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Twin Turbo Chevy EXPLODES Street Racing!
This badass twin turbo Nova with a 406 cubic inch motor is what dreams are made of! Making over 800 horsepower, this ChevroletNova hit the streets to line up against some late model cars including a Nissan GT-R and a supercharged Camaro. Sometimes these engines get a little to warm or make a little too much boost and things can go really bad, really fast. Check out what happens in this video when this Nova decides to let go!
The history of the Ford Mustang extends more than 50 years, and in that span, a the muscle car’s legacy has been defined by a number of custom tunes and special edition models. As rich as that history is though, there is one model that trumps them all, largely because Shelby only built one model of it as a prototype. That model was the 1967 Shelby GT500 Super Snake, and to this day, it remains as the most expensive Mustang ever sold when it fetched $1.3 million at a Mecum auction back in 2013.
Today, cars with factory-installed 426 Hemi V8s are some of the highest-valued Muscle Cars in existence. The lure of limited production quantities and the power of the 426 Hemi combine to drive the pricetags of these cars beyond the average collector. So what’s all the fuss about a Hemi Road Runner? How about quarter mile times of 13.54 @ 105 ½ MPH as logged by Car & Driver Magazine? The Hemi engine was an expensive upgrade, but it did get you a solid performer that was ready to go off the showroom floor. And at the end of the day, we like Ma Mopar’s mission to bring performance back to the common customer.
The XKE Jaguar was made between 1961 and 1974. This automobile is renowned for its good looks and high performance as well as moderate price. It rated as the top sports car of the 60’s and according to Enzo Ferrari when he first saw it – he referred to the “E” type as the most beautiful automobile he’d ever seen. The first model released was a two seat convertible roadster with a “2+2” seat version released in 1966 with a slightly longer wheel base than the roadster. The original car had only 12 units produce with only half a dozen or so left in good condition have made this a very expensive and very desirable collector’s item. The New York City Museum of Modern Art has a blue roadster in its permanent collection.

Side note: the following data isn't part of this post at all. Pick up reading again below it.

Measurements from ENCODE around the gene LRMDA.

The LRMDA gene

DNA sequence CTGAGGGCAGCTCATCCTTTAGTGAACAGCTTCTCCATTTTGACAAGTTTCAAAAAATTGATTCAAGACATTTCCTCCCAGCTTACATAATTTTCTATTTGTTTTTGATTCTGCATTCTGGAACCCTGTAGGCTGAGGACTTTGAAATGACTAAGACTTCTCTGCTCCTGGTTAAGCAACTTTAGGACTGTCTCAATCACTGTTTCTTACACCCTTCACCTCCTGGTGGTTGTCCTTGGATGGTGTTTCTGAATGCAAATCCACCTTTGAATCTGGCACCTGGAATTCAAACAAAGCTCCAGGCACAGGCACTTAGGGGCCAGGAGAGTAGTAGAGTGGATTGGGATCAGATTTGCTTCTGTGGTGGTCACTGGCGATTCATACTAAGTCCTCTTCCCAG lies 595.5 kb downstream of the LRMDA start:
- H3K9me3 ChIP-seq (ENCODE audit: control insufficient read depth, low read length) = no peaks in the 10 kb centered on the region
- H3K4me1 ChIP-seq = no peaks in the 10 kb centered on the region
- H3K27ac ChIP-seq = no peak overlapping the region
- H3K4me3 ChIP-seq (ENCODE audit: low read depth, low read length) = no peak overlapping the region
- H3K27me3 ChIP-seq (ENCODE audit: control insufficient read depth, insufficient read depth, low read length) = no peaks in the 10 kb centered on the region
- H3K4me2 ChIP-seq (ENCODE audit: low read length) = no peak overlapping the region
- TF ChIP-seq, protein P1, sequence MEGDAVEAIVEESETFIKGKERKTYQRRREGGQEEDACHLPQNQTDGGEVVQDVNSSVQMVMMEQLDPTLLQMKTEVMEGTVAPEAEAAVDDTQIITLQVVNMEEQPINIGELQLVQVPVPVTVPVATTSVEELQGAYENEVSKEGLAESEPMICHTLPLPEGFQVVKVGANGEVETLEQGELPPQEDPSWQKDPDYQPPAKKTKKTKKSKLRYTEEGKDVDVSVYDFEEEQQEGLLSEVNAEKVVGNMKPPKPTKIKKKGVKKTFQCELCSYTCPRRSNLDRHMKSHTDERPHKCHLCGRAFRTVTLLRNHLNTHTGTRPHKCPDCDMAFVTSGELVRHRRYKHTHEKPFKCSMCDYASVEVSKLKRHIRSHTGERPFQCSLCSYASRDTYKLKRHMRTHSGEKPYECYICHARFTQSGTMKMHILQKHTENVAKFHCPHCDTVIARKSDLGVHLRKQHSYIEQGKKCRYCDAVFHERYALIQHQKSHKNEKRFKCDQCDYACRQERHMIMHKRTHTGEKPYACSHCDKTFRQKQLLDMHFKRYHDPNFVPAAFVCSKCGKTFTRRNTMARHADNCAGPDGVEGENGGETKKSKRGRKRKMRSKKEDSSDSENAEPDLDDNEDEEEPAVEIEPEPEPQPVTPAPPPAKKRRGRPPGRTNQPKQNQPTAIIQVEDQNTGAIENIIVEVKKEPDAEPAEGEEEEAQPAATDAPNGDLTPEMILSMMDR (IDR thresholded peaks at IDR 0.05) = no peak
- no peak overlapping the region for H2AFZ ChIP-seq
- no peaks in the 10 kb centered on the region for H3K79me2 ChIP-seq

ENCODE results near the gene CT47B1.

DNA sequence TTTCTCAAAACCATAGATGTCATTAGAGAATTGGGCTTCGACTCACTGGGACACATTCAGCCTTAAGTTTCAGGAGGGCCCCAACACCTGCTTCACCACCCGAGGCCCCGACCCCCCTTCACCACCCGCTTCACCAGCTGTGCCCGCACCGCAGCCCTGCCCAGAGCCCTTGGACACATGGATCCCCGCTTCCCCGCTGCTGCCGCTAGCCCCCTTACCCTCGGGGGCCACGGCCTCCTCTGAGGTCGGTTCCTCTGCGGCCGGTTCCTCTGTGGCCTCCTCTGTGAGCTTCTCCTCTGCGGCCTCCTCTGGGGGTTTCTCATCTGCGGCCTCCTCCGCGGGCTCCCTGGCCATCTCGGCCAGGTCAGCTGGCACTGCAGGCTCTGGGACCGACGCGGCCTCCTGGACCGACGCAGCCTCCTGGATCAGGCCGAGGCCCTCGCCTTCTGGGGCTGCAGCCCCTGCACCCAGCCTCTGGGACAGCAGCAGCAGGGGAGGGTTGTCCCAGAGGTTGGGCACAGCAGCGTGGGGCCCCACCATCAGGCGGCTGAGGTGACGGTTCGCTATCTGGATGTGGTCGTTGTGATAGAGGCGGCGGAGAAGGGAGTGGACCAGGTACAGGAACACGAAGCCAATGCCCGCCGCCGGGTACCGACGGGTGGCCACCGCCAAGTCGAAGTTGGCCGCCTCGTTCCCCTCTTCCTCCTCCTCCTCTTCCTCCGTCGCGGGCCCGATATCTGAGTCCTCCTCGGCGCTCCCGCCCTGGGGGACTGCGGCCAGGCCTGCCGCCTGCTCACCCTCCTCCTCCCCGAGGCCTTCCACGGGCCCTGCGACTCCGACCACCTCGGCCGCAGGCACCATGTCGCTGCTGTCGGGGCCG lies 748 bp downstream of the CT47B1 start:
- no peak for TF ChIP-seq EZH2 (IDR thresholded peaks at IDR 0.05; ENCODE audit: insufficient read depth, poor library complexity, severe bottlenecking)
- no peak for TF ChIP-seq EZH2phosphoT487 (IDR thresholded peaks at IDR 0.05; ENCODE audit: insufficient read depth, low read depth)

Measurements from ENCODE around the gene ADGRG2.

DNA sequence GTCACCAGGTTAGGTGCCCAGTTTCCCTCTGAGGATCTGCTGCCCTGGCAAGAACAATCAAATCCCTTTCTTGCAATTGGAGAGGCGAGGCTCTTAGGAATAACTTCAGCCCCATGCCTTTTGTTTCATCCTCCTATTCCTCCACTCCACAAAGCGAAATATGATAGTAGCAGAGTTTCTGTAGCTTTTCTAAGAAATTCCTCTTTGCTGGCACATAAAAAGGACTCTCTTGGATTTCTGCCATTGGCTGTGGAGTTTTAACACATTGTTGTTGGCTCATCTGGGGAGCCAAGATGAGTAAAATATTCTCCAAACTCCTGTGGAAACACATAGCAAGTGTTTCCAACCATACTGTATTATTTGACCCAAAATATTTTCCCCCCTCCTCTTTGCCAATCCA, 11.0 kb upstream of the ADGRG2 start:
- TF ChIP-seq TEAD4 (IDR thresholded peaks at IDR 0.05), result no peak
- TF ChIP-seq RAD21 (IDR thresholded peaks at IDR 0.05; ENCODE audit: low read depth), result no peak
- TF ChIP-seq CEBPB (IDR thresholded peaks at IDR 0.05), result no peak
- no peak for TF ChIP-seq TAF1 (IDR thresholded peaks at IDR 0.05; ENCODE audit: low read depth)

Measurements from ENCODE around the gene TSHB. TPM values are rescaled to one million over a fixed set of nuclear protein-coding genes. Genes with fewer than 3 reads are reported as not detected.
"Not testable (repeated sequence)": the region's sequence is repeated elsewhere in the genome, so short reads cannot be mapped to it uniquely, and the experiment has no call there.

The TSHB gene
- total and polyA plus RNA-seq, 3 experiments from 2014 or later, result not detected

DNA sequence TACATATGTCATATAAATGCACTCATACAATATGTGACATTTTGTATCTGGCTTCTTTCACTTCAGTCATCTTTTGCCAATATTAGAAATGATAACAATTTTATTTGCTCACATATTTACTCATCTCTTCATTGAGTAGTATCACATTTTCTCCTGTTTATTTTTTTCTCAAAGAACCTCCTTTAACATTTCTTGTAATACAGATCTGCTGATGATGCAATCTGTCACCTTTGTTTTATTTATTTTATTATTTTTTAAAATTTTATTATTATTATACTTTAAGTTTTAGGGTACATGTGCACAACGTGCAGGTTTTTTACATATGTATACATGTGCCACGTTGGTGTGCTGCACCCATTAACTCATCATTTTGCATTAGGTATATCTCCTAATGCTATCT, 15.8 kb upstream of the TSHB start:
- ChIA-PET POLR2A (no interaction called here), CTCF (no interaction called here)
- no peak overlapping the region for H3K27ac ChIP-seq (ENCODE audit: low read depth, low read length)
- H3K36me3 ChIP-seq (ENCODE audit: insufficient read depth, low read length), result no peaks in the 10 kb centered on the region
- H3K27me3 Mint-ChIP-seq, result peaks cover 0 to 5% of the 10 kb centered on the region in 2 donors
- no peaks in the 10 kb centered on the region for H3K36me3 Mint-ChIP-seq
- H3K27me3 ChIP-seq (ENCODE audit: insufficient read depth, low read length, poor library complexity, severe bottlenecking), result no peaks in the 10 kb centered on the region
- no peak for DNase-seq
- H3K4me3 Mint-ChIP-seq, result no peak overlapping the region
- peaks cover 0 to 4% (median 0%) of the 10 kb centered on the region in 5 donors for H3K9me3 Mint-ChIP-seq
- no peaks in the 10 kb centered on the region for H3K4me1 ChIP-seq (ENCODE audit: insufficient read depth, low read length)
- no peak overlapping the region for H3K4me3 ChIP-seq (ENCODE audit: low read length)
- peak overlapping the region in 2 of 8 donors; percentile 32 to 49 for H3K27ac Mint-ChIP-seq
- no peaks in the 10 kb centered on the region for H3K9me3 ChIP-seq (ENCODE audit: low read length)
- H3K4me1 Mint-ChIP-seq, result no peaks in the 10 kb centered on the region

The Series I “E” type was produced from 1961 until 1968 and are powered by a 3.8 liter six cylinder Jaguar XK6 engine with a triple “SU” carburetor. The initial production car was made for export and not available in the U.K. until July 1961. The most sought after of this first production run are the earliest rare models with an external “bonnet “ (hood) latch requiring a special tool to open it as well these earliest models have flat floor boards; a little latter into production the hood latch was moved to under the dash with the floor boards dish shaped to accommodate peoples legs. Leather upholstered seats are standard with leather/vinyl combination after ’63 and spoked wheels are an available option. The “E Type” features coiled rear suspension, with torsion bar front end, and four wheel disc brakes. The series one models can be identified by the glass cover over the headlights (until ’67), small grill opening, duel exhaust below the rear plate, with front and rear turn signals above the bumpers.
In 1964 the 3.8 liter engine is up graded to a 4.2 liter version with increased torque while both engines producing 198 kW (265 bhp) brake horse power. Either engine accelerates the same and will do 0-97 km/h (0-60 mph) in about 7 seconds the increased torque of the 4.2 liter offers the operator better throttle response at lower rpm. Both engines are connected to a Moss four speed standard transmission but the 3.8 liter model does not have synchromesh into first gear while the 4.2 liter gears are fully synchromesh. The 2+2 coupe has a removable hard top and offered an automatic transmission as an option.
In March 1968 the “E Type” was changed slightly with the glass covering removed from the headlights and they are unofficially called “Series 1 ½” models. Also the dash switches changed slightly and the original three SU carburetors are changed to two Zenith- Stromberg carburetors for the U.S. bound models. Some of the Series 1 ½ cars have twin cooling fans and adjustable seat backs as well. Many of these changes are to conform to changing U.S. environmental and safety regulations but also is the gradual integration of features found on the Series II XKE. One of the changes made is the winged wheel knock off nut used on the U.K. vehicles requiring a special factory tool which was not allowed in the U.S. where the hexagonal nuts are required. Many collectors have modified this “upgraded feature” back to the original knock off wing nut style. The hexagonal nut becomes a standard feature in the Series II and III vehicles.